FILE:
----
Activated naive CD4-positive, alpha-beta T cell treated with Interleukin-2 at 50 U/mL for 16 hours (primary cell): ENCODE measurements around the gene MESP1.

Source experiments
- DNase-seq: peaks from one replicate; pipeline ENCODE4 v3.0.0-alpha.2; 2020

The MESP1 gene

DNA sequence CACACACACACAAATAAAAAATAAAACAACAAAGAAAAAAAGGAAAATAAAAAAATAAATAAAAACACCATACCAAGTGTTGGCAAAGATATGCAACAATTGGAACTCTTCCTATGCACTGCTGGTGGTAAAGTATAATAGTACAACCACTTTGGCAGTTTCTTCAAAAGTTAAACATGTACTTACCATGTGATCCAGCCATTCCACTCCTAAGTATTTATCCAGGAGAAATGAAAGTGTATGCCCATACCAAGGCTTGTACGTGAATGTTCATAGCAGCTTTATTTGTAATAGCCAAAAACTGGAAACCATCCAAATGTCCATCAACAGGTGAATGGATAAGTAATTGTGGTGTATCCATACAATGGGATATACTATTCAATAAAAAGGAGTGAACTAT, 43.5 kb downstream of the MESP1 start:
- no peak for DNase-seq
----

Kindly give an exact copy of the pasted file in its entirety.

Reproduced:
Activated naive CD4-positive, alpha-beta T cell treated with Interleukin-2 at 50 U/mL for 16 hours (primary cell): ENCODE measurements around the gene MESP1.

Source experiments
- DNase-seq: peaks from one replicate; pipeline ENCODE4 v3.0.0-alpha.2; 2020

The MESP1 gene

DNA sequence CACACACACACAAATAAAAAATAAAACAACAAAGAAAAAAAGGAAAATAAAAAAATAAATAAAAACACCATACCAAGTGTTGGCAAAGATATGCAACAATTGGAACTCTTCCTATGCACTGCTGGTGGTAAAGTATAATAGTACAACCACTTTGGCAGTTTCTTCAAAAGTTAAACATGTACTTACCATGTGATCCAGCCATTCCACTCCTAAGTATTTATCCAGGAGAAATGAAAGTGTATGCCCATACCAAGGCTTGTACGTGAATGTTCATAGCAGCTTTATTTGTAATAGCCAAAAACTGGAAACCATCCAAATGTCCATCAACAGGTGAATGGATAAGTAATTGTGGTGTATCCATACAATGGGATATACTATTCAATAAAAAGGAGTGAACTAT, 43.5 kb downstream of the MESP1 start:
- no peak for DNase-seq